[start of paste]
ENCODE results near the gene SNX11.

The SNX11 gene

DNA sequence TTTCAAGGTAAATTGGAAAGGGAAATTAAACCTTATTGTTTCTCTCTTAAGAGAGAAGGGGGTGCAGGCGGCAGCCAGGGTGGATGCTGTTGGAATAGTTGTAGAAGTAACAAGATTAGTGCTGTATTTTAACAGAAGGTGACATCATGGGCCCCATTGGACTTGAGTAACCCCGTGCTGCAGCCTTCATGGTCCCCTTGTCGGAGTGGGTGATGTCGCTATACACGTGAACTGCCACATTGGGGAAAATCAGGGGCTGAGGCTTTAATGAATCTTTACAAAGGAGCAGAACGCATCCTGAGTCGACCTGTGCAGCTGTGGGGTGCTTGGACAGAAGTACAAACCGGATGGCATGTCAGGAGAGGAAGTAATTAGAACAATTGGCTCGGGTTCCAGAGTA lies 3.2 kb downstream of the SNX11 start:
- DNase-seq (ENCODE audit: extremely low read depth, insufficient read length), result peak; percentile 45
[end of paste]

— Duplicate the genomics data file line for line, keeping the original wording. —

ENCODE results near the gene SNX11.

The SNX11 gene

DNA sequence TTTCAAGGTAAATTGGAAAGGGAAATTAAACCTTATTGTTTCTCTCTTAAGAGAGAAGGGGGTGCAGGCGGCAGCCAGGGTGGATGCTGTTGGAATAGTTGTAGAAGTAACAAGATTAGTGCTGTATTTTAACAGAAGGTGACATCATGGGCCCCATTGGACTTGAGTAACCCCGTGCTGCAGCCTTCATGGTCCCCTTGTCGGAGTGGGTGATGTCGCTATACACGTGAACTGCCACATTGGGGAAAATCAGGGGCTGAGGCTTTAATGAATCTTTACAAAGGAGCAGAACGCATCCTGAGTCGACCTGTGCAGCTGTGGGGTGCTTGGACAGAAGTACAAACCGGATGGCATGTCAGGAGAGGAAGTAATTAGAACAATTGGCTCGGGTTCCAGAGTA lies 3.2 kb downstream of the SNX11 start:
- DNase-seq (ENCODE audit: extremely low read depth, insufficient read length), result peak; percentile 45